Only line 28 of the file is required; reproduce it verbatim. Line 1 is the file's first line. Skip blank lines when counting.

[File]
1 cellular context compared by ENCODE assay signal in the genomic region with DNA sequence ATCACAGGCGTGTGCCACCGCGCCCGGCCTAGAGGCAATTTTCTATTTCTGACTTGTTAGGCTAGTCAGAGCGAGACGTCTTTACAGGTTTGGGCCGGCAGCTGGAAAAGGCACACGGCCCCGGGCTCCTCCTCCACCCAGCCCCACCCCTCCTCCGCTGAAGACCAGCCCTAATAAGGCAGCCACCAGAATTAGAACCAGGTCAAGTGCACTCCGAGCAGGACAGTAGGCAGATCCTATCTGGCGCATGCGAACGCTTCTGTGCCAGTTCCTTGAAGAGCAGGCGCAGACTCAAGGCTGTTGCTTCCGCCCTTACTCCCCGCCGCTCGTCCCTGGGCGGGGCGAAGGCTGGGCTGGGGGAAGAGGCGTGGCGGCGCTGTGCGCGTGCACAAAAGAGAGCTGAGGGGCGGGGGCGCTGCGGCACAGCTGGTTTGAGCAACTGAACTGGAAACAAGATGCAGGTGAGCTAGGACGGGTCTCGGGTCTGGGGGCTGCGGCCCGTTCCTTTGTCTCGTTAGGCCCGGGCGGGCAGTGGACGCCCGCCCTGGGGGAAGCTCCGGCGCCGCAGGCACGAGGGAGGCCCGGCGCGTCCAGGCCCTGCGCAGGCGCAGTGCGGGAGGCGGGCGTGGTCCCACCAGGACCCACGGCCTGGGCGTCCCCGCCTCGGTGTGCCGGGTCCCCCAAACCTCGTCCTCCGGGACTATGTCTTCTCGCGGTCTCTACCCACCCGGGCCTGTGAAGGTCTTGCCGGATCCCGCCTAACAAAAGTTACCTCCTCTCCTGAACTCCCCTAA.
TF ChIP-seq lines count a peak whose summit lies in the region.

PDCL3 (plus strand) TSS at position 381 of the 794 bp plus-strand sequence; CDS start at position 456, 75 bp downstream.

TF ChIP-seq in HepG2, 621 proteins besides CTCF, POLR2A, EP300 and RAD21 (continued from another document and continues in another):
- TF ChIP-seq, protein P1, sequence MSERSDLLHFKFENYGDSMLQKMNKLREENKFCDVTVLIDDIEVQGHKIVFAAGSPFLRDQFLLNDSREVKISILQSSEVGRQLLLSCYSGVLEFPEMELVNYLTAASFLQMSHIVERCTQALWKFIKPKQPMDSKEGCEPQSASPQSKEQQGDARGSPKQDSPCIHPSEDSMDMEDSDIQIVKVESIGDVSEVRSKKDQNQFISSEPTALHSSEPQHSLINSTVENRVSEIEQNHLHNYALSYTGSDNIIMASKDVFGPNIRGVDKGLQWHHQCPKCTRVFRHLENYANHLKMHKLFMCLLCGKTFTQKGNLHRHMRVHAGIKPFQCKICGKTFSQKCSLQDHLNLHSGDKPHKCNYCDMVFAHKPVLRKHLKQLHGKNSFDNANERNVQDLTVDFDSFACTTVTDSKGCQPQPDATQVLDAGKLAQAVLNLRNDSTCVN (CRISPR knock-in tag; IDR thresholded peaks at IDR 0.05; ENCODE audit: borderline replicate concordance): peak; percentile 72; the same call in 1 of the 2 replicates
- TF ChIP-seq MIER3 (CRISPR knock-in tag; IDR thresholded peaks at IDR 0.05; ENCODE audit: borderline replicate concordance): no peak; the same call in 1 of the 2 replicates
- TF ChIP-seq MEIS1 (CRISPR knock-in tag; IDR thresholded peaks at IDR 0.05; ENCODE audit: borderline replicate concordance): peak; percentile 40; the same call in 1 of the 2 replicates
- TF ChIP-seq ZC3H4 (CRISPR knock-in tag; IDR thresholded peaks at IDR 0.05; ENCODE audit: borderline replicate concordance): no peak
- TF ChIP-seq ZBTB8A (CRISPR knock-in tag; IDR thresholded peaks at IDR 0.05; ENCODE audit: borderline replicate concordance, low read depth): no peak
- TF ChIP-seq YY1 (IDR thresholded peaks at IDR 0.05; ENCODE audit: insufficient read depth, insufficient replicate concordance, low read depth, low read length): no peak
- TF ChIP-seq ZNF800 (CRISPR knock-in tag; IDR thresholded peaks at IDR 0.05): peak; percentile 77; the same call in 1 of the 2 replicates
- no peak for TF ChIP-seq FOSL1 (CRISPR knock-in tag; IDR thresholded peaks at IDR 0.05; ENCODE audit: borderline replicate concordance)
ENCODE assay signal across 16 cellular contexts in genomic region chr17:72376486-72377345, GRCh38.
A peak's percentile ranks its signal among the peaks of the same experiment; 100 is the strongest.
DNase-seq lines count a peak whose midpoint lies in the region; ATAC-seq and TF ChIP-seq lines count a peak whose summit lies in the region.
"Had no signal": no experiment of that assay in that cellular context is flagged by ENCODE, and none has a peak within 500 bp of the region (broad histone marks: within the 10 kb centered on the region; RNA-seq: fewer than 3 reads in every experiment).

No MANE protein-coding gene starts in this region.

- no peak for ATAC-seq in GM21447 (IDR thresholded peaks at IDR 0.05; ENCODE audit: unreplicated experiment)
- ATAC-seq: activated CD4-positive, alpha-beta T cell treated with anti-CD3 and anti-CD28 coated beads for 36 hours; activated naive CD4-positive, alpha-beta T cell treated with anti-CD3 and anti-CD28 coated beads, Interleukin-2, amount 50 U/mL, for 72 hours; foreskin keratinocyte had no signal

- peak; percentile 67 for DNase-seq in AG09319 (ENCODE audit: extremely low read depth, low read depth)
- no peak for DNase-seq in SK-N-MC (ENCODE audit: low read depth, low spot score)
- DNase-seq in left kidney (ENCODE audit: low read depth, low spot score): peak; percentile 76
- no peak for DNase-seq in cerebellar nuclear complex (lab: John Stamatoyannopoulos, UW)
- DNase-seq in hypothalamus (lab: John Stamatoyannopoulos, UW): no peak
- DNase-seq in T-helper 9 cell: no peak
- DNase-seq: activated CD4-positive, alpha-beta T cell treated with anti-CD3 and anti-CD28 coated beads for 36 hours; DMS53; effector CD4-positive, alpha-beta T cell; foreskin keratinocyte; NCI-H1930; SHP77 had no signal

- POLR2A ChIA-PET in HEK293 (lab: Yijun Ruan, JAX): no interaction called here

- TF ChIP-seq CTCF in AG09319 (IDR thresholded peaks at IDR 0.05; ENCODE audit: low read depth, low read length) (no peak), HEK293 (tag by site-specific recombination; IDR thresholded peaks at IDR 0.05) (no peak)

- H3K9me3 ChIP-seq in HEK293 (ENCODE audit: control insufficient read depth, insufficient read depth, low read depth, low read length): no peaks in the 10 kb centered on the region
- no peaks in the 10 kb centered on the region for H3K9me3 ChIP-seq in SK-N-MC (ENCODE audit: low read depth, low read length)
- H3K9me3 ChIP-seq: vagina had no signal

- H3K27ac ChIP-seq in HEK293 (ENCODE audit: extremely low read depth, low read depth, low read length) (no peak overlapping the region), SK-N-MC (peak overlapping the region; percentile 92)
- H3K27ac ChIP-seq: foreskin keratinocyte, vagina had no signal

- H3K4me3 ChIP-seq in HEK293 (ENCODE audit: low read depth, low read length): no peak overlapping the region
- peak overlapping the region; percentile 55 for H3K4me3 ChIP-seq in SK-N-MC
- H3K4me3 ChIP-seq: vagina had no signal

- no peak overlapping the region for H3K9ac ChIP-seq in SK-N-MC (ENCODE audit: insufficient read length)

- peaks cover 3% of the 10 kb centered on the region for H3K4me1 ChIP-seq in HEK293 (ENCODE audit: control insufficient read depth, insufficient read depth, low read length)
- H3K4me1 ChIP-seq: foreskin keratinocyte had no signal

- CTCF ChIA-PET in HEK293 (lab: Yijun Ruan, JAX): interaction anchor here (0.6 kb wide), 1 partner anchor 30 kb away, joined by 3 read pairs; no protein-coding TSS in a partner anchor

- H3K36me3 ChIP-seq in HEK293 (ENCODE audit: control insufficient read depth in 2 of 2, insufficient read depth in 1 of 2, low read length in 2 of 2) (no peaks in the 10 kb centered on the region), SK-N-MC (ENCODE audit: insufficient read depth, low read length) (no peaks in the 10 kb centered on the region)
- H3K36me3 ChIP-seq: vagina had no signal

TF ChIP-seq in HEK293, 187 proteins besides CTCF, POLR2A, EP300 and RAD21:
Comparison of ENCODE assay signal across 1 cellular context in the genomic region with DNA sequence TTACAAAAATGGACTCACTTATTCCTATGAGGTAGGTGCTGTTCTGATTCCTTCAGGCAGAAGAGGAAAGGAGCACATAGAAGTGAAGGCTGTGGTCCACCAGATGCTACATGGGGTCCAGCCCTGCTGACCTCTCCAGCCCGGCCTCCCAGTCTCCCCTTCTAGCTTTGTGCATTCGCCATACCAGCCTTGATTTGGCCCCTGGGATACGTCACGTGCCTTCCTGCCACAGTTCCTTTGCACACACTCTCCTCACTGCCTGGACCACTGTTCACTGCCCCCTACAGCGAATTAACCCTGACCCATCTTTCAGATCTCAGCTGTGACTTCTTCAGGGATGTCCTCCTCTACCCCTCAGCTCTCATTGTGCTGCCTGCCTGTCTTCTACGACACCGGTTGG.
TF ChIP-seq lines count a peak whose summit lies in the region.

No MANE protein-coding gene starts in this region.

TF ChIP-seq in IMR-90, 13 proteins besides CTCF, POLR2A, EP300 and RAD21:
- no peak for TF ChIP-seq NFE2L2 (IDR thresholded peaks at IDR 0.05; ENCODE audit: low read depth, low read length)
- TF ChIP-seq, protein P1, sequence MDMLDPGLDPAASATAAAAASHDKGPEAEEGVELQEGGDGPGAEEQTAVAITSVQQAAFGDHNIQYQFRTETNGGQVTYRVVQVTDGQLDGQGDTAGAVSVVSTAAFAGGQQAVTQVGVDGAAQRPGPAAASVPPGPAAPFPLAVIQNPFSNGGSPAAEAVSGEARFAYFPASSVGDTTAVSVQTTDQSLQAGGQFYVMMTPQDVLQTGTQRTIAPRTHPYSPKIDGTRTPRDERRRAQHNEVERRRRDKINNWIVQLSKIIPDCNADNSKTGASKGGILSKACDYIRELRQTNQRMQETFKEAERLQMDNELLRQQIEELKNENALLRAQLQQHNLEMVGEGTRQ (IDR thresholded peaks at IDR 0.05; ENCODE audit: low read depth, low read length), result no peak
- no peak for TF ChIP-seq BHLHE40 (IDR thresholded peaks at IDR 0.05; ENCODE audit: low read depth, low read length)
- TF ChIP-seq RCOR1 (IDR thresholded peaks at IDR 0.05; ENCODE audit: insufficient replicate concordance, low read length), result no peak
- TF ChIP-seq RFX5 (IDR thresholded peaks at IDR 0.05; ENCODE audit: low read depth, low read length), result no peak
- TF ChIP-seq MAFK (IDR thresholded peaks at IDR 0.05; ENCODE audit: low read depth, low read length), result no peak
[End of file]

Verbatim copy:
- TF ChIP-seq CTCF in AG09319 (IDR thresholded peaks at IDR 0.05; ENCODE audit: low read depth, low read length) (no peak), HEK293 (tag by site-specific recombination; IDR thresholded peaks at IDR 0.05) (no peak)